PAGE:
BILLS WOULD AFFECT VOLUNTEER FIRE DEPARTMENTS
Two House sunset bills relating to the Texas Commission on Fire Protection (H.B. 3390 by Harper-Brown and H.B. 2298 by Y. Davis) were revised in committee to apply new provisions to volunteer firefighters. Specifically, the bills would permit the Commission to establish minimum educational and training standards for volunteer firefighters, an idea that had never before been seen this session. These bills were already troubling because of provisions that extend regulation over paid fire departments. They are now worse.
Cities knew such efforts relating to volunteers were coming. An August 2007 “Self Evaluation Report” prepared by the Texas Commission on Fire Protection in preparation for a sunset review mentioned the possibility that efforts may be made to let the state directly regulate volunteer firefighters and fire departments, similar to the way paid firefighters are licensed and regulated. According to the report, such regulation would pose “significant costs” on cities.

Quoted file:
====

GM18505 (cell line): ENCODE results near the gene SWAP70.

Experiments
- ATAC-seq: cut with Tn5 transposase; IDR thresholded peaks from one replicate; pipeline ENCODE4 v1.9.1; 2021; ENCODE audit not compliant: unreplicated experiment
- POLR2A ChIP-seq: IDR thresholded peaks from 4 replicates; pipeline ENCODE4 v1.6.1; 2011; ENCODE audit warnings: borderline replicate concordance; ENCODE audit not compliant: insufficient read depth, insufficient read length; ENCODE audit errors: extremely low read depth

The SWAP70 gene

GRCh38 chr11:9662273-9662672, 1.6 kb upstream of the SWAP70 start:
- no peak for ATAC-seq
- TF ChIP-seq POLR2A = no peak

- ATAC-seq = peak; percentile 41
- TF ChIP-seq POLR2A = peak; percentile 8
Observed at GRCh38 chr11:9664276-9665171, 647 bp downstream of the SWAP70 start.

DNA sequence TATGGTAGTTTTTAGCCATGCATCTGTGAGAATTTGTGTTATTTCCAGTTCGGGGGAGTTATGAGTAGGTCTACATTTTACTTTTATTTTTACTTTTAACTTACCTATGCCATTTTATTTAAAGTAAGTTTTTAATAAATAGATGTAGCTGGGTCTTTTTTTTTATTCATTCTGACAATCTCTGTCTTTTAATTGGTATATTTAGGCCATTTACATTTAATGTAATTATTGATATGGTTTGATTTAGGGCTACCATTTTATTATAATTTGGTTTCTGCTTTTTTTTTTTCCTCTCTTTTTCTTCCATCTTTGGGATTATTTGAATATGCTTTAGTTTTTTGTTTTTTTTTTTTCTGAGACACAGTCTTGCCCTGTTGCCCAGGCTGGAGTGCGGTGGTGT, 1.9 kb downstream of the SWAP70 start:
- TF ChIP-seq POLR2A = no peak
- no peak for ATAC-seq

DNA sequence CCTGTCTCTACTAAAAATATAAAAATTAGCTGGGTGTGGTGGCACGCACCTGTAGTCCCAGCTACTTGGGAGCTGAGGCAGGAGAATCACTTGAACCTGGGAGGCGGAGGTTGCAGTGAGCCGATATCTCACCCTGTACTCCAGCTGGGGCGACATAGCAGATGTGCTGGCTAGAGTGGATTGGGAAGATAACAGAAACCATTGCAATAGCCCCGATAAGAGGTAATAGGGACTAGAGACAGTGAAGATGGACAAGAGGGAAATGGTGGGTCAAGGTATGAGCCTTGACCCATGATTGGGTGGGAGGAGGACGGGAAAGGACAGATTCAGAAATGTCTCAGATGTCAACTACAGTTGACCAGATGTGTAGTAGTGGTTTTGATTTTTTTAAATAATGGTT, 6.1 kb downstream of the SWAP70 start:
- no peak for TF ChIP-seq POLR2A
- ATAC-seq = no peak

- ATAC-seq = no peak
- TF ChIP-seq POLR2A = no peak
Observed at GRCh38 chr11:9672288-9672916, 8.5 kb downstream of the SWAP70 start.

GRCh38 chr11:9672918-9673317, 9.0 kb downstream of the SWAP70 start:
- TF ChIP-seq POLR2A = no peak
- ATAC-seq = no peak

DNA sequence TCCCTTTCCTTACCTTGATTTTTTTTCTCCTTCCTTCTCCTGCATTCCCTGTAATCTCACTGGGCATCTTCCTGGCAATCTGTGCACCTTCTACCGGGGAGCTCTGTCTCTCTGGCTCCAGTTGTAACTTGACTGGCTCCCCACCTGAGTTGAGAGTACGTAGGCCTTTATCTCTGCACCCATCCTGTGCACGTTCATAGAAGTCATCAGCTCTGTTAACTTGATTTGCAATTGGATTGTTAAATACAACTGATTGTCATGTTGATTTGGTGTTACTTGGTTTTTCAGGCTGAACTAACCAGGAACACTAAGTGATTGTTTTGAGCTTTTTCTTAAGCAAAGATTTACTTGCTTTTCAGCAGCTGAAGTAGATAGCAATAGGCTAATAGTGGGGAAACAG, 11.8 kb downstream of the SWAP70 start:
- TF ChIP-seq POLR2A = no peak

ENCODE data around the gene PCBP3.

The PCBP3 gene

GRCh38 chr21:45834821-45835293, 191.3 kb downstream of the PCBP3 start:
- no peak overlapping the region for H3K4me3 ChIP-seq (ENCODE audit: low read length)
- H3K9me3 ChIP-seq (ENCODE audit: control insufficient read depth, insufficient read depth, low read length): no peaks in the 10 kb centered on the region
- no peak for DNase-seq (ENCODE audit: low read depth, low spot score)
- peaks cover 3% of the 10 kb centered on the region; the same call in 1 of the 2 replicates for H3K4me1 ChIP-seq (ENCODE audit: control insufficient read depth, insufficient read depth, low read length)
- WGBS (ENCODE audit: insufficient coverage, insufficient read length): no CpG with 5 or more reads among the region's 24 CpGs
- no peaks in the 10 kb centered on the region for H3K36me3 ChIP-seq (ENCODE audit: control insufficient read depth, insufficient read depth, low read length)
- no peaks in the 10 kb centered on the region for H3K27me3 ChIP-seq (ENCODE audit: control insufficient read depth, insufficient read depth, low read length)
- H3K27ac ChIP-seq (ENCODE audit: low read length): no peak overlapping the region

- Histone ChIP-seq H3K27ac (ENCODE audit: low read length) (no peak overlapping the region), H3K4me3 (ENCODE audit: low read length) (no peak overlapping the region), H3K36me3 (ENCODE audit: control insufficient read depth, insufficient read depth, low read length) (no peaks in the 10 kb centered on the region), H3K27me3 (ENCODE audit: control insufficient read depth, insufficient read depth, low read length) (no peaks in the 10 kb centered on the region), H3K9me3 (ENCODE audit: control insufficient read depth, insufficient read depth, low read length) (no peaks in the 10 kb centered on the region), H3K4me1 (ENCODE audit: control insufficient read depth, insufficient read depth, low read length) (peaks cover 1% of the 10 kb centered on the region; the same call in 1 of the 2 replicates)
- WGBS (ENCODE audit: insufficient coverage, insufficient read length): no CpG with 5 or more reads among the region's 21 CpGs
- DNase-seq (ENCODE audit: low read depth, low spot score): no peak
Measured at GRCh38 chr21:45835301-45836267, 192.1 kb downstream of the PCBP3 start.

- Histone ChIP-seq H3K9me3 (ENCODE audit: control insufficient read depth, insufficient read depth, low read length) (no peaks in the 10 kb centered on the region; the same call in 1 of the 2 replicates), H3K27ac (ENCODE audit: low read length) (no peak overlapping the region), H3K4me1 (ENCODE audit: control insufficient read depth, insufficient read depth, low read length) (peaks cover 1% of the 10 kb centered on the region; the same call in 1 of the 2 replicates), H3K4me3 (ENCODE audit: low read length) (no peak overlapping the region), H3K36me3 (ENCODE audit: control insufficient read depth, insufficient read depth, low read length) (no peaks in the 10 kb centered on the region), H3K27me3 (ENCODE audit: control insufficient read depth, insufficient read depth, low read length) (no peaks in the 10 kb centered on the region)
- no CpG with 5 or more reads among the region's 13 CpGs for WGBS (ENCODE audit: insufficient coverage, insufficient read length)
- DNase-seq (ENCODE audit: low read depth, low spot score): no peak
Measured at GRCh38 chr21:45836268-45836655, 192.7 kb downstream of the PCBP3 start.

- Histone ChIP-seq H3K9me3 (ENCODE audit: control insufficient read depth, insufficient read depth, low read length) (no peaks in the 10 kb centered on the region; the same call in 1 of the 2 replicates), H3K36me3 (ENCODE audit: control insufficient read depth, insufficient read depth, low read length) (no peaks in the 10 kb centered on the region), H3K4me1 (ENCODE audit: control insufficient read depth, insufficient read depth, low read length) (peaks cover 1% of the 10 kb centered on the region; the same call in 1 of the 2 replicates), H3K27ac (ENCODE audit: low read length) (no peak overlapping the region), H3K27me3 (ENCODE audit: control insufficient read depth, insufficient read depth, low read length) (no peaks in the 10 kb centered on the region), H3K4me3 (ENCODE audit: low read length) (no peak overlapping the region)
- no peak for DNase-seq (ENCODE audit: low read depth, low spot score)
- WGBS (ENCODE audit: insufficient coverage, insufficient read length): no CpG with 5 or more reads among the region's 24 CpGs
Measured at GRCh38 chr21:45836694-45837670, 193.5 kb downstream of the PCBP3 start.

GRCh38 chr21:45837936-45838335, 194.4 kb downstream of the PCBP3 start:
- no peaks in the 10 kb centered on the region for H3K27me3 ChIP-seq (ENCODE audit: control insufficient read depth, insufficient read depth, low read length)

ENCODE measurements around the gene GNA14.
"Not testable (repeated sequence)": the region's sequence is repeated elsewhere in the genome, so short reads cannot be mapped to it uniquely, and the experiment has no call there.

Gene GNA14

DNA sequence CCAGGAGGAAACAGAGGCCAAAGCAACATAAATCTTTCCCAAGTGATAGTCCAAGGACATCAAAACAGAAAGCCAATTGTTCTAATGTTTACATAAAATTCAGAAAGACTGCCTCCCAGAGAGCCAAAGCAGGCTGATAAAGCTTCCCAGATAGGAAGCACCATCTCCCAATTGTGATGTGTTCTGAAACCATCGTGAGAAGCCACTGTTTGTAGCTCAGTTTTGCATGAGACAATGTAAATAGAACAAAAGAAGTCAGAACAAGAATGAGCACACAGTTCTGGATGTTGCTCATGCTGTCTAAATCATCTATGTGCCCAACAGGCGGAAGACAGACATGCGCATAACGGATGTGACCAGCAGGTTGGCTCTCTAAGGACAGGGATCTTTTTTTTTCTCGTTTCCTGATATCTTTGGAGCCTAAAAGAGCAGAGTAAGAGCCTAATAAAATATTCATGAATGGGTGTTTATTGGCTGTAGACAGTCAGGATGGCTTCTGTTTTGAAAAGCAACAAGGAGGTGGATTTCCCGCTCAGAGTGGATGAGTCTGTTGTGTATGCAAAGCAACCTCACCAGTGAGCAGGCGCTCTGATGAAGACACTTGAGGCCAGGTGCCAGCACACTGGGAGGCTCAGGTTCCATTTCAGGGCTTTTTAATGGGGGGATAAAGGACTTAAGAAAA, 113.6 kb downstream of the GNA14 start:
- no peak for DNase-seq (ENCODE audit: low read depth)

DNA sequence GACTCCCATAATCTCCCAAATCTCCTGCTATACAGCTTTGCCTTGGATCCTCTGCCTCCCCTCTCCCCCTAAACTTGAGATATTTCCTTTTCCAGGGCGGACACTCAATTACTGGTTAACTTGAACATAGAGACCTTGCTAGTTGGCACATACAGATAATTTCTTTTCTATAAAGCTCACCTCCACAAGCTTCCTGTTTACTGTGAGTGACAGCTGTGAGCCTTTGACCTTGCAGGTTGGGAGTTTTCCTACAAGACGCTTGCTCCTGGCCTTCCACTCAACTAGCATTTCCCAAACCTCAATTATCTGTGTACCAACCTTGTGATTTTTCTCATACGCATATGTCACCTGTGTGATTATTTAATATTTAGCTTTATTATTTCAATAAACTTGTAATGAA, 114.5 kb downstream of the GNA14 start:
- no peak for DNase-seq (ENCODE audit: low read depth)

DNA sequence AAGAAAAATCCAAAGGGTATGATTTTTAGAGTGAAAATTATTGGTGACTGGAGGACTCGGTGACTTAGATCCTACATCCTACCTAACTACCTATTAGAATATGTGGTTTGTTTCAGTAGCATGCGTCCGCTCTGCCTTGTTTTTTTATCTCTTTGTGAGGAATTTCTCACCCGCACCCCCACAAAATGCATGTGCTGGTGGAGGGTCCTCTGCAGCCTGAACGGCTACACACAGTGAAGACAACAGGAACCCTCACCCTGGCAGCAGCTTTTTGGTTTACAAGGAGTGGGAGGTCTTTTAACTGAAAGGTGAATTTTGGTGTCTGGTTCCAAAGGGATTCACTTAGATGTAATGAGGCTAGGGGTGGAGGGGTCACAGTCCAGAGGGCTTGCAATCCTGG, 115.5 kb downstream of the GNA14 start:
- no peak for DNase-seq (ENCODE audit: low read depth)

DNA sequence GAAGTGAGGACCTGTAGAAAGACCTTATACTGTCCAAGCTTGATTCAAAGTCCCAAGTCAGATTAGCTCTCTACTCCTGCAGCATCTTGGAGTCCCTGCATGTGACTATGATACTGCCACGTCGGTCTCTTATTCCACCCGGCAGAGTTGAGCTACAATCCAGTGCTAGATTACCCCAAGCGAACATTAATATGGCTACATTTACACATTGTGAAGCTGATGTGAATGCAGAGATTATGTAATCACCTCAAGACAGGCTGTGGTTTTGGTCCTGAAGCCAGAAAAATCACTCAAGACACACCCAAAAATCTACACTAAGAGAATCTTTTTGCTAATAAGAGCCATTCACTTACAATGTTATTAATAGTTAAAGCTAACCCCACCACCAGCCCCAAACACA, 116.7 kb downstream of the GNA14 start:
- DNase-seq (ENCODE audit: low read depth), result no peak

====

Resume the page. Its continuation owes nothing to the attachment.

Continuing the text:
The fact that this bad idea now shows up on a sunset bill is significant. A sunset bill must pass to keep the agency alive. Tacking bad ideas on to a sunset bill eliminates one way to realistically fight back against the idea—killing the bill entirely.
While education and training standards don’t amount to full-blown regulation of volunteer fire departments, they certainly represent the proverbial camel’s nose under the tent. Cities with volunteer fire departments should contact their House members about these bills.